Deciding where the preemptive effect of federal rules governing drug manufacturing ends and states’ ability to impose liability on drug makers begins has never been an easy task — not even for the justices of the U.S. Supreme Court.
In March, the justices wrangled once again over the preemptive reach of the federal Food, Drug and Cosmetic Act in an effort to decide whether the law prevents design defect claims against generic drug manufacturers.
The 1st U.S. Circuit of Appeals decided in Mutual Pharmaceutical Co. v. Bartlett that the plaintiff could recover a $21 million jury verdict she won in New Hampshire, but suggested in its ruling that the Supreme Court consider the defendant’s argument that her claims were preempted.
The case gives the Supreme Court justices a chance to draw a line between two previous rulings: the 2009 holding in Wyeth v. Levine that state-law failure-to-warn claims are not automatically preempted by federal law; and the 2011 ruling in PLIVA Inc. v. Mensing that federal regulations governing generic drugs directly conflict with, and thus preempt, those claims.
Joseph J. Leghorn, a partner at Nixon Peabody, which has offices in Boston and Providence, R.I., has tried similar cases in the 1st Circuit. He said he expects the justices to reaffirm the Mensing decision.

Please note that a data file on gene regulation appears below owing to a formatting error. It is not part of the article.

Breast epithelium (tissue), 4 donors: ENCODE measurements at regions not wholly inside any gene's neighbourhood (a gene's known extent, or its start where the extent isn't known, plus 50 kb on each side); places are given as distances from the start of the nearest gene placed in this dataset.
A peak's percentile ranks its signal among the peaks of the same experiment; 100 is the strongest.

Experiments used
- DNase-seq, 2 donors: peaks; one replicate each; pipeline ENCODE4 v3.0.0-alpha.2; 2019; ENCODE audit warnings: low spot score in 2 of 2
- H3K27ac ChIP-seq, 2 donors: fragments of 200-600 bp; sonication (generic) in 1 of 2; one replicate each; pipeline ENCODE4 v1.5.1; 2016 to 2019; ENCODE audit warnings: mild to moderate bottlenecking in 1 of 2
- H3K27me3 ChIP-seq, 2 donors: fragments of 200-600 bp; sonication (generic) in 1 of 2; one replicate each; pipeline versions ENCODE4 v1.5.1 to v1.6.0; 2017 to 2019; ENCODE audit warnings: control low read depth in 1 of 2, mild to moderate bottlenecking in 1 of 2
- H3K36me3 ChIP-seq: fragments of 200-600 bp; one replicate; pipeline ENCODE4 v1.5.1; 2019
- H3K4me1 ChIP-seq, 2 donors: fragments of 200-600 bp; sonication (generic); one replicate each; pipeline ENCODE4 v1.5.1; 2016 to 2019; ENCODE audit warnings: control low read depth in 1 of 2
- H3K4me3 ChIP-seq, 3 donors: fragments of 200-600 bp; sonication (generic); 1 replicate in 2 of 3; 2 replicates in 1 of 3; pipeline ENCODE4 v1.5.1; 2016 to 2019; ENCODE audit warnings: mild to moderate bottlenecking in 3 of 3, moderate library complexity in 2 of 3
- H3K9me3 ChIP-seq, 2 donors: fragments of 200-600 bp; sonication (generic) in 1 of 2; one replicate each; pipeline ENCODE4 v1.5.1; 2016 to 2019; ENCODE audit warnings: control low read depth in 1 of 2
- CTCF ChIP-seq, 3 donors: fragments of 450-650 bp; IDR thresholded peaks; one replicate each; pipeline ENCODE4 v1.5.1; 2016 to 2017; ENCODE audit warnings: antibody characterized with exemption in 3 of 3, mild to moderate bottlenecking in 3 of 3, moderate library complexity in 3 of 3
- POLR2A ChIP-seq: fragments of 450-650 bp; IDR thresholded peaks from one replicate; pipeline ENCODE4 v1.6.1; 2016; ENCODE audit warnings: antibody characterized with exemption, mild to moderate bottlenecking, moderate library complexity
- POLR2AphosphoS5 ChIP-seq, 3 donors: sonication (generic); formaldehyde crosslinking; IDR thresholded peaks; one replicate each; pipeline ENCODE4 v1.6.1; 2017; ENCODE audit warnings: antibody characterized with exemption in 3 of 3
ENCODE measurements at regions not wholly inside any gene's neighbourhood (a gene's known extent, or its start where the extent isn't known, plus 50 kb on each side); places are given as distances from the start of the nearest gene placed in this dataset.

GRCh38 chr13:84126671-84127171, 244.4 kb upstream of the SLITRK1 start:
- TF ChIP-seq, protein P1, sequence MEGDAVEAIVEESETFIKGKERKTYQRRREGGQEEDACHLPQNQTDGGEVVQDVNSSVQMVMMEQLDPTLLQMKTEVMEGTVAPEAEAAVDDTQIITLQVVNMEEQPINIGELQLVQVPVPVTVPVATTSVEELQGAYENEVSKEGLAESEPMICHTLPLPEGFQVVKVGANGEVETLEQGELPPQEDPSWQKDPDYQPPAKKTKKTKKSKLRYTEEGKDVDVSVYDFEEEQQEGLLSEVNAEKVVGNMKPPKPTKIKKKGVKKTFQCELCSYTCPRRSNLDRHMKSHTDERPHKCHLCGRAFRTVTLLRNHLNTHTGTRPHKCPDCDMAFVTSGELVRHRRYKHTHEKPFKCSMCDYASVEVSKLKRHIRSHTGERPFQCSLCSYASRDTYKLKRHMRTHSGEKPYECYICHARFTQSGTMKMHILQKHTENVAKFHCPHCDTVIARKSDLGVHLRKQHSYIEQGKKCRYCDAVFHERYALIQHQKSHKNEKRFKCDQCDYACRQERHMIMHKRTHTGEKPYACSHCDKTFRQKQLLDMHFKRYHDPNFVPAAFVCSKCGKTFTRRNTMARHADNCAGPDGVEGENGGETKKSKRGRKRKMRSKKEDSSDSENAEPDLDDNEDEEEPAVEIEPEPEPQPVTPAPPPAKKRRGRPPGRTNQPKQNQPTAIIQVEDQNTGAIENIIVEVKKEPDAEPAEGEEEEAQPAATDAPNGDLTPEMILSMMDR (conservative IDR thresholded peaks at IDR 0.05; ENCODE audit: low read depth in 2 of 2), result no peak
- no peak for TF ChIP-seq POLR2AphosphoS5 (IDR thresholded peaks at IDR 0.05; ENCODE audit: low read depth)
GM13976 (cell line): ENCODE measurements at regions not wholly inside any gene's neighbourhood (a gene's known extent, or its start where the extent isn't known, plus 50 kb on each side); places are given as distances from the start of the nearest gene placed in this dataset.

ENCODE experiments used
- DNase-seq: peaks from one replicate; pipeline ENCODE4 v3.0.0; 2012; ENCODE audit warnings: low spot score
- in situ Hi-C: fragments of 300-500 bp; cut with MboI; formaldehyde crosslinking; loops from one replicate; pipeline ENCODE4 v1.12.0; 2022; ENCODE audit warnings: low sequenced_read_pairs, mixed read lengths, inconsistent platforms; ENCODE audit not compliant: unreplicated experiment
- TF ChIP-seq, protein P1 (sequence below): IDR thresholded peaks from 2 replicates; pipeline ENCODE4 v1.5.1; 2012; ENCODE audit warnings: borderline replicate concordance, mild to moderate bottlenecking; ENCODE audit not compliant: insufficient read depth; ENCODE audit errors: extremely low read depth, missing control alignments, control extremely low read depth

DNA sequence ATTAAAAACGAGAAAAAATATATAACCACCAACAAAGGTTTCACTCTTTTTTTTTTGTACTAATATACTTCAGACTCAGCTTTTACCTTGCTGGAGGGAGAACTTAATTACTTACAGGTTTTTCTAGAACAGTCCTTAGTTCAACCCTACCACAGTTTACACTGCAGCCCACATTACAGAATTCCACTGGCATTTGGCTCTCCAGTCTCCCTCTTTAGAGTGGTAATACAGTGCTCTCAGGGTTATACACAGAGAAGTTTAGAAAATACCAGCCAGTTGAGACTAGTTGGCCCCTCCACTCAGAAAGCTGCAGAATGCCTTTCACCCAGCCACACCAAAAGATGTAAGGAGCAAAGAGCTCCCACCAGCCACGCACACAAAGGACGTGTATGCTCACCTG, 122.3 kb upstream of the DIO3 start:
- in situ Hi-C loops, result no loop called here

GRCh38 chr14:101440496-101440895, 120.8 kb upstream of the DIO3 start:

“I think this is a rather easy question for the Supreme Court. It’s not a case they would have taken if they were going to uphold [Bartlett],” Leghorn said. “If [generic drug makers] are going to be held liable that way, it’s an imposition on the federal scheme.”
Tort defense attorneys agree that design defect claims against generic drug makers, which have been on the rise since the court handed down Mensing, should be preempted just as failure-to-warn cases are. It is up to the Food and Drug Administration, not members of juries, to decide whether a drug is safe to market, they say. As cases like Bartlett demonstrate, they argue, it is impossible to comply with both, so federal law trumps.
But Keith M. Jensen, a lawyer from Fortworth, Texas, who has represented plaintiff Karen L. Bartlett since the trial level, said that design defect suits play an important role in regulating drug manufacturers to ensure that products are safe and that victims are compensated when drugs are dangerous.
“Drug suits are complementary to the FDA’s mission in making drugs safe and effective,” Jensen said.
Plaintiffs may be a tougher sell this time around, though. Unlike in Mensing, when the U.S. Department of Justice backed the patient as amicus, in Bartlett it is backing the drug company.
“The FDA commissioner last week said that the FDA cannot ensure safety,” Jensen said, referring to a speech Commissioner Margaret Hamburg gave in Boston warning of the effect of the federal budget sequester on the agency. “This week they are arguing they are the sole arbiter of that.”
Identical drug, competing standards?
Federal law requires that the design and labeling of generic drugs be materially identical to that of their brand name counterparts.
Bartlett, who developed a degenerative skin disease after being given the generic version of the pain reliever Clinoril called sulindac, argues that she should be able to bring drug design defect claims.